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Work in Progress: Haptic Robotics in Biomedical Education

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Conference

2016 ASEE Annual Conference & Exposition

Location

New Orleans, Louisiana

Publication Date

June 26, 2016

Start Date

June 26, 2016

End Date

August 28, 2016

ISBN

978-0-692-68565-5

ISSN

2153-5965

Conference Session

Biomedical Division Poster Session

Tagged Division

Biomedical

Page Count

4

DOI

10.18260/p.27013

Permanent URL

https://peer.asee.org/27013

Download Count

104

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Paper Authors

biography

Anne Schmitz Gannon University

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I got my Mechanical Engineering undergraduate degree from the University of Wisconsin-Madison. During my schooling, I explored many opportunities to apply my engineering degree. I was involved with the Formula One Racecar Team, did a semester long co-op working on fume hoods, did a summer internship at Kimberly Clark designing a HVAC system, and did another summer internship at General Electric designing anesthesia equipment. As a senior, I got involved in research doing finite element analyses of a prosthetic foot. This immediately got me hooked on applying engineering to medical applications.

I obtained my Biomedical Engineering PhD at the University of Wisconsin-Madison. My work focused on computational biomechanics. More specifically, developing musculoskeletal models of the body to simulate movement and see how surgery and soft tissue injury affects movement. During my graduate work, I was also a teaching assistant for Introduction to Biomechanics where I developed a love for teaching. I then did postdoctoral research at the University of Kentucky where I experimentally measured movements (e.g running form), which provides data that can be used to validate the models I build. Here at Gannon University, I will continue building computational models with a focus on the knee to optimize surgical techniques (e.g. ACL reconstruction) to restore normal function after injury. When I'm not doing research, I enjoy going swimming and playing my violin.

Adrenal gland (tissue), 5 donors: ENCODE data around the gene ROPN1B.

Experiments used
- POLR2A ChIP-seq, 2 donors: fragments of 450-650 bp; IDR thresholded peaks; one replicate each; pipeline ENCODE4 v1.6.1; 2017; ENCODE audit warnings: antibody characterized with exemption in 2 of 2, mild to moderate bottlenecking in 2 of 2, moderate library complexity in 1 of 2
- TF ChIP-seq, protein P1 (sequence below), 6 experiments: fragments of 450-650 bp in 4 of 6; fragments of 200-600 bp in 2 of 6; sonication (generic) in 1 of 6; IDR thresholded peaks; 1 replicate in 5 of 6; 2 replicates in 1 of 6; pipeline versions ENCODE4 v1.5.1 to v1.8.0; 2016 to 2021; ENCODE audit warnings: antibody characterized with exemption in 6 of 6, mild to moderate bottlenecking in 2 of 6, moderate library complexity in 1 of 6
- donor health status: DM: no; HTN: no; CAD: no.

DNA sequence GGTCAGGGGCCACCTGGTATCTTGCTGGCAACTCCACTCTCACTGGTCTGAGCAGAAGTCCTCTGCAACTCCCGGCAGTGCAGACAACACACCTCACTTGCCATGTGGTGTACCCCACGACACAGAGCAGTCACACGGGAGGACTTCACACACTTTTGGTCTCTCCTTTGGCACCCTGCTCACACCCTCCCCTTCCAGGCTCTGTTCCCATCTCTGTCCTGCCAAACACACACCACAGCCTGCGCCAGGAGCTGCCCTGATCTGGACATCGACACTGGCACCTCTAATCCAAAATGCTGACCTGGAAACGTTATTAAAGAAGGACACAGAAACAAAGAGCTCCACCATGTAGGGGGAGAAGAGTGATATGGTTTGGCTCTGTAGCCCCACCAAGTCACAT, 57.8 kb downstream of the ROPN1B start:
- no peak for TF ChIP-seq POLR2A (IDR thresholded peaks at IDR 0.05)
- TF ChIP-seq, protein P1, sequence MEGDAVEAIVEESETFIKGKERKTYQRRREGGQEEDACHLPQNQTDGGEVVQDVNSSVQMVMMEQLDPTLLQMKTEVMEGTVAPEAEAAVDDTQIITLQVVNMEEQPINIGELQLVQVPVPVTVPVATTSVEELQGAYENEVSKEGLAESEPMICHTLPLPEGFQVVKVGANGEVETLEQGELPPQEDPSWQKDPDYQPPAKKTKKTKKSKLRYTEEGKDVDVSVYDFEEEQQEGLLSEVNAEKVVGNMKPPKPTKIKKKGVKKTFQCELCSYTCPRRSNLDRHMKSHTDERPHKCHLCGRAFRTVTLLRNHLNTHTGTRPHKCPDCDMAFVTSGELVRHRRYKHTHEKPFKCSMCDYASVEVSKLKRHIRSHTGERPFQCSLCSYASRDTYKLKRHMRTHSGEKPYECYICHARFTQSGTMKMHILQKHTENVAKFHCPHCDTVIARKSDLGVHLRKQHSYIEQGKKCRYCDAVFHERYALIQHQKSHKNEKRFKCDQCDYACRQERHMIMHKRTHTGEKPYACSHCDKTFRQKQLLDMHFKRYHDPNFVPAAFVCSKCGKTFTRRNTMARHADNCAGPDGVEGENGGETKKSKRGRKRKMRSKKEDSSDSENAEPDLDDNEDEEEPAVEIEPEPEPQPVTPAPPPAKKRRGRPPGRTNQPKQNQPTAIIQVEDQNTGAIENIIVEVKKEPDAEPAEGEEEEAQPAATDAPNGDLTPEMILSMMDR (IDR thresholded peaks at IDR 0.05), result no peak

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biography

Karinna M. Vernaza Gannon University

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Dr. Karinna Vernaza joined Gannon University in 2003, and she is currently a Professor in the Mechanical Engineering Department and Associate Dean of the College of Engineering and Business. She earned her Ph.D. and M.S. in mechanical engineering from the University of Notre Dame. Her B.S. is in Marine Systems Engineering from the U.S. Merchant Marine Academy. Her primary teaching responsibilities are in the solid mechanics and materials areas, including biomaterials. She was awarded the 2012 ASEE NCS Outstanding Teacher Award, 2013 Gannon University Distinguished Faculty Award and 2013-2014 Gannon University Faculty Award for Excellence in Service-Learning. Vernaza does research in the area of alternative fuels (biodiesel), engineering education (active learning techniques), and high-strain deformation of materials. She is currently the PI of an NSF S-STEM and ADVANCE-PAID grants.

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biography

Davide Piovesan Gannon University